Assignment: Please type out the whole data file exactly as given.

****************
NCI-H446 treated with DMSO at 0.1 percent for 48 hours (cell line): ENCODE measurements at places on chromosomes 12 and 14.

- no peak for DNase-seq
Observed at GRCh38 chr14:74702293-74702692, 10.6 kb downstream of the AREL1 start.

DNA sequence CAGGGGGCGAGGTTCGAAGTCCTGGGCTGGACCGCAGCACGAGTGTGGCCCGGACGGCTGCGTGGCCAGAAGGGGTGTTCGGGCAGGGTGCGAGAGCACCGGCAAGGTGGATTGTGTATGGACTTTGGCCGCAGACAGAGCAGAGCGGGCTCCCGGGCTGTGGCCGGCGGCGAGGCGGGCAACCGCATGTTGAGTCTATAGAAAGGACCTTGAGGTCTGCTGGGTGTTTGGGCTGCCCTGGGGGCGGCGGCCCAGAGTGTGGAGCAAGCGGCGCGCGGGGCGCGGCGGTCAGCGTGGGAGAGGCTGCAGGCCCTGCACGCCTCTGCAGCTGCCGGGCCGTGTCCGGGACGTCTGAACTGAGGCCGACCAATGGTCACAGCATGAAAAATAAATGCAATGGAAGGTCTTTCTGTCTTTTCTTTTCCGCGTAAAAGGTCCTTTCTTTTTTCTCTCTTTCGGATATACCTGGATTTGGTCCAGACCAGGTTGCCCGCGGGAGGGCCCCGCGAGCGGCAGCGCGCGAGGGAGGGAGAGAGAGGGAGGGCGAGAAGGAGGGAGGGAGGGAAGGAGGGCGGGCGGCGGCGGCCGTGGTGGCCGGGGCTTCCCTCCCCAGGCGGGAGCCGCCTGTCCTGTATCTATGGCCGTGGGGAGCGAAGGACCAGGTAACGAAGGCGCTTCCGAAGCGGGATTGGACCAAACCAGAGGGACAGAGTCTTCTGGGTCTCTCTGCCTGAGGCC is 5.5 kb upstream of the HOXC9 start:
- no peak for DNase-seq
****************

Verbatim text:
NCI-H446 treated with DMSO at 0.1 percent for 48 hours (cell line): ENCODE measurements at places on chromosomes 12 and 14.

- no peak for DNase-seq
Observed at GRCh38 chr14:74702293-74702692, 10.6 kb downstream of the AREL1 start.

DNA sequence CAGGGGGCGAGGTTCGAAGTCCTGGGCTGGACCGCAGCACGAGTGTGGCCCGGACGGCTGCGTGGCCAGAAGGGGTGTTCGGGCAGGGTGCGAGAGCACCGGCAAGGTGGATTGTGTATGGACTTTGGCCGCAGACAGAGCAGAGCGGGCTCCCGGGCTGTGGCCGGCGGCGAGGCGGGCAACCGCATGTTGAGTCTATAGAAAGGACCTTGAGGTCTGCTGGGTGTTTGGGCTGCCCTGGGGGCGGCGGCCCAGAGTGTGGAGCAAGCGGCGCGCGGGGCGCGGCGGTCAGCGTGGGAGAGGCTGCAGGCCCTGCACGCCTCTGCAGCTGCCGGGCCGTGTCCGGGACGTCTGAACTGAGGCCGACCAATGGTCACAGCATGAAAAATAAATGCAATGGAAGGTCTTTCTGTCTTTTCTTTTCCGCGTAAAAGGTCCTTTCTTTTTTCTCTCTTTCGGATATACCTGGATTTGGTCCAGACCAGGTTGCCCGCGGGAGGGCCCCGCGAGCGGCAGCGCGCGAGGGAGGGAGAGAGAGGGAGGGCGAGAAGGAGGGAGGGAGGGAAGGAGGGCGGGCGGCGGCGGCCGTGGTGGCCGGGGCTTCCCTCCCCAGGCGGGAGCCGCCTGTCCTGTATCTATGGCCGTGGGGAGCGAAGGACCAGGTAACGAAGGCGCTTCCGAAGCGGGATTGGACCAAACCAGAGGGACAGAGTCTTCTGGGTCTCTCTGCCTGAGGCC is 5.5 kb upstream of the HOXC9 start:
- no peak for DNase-seq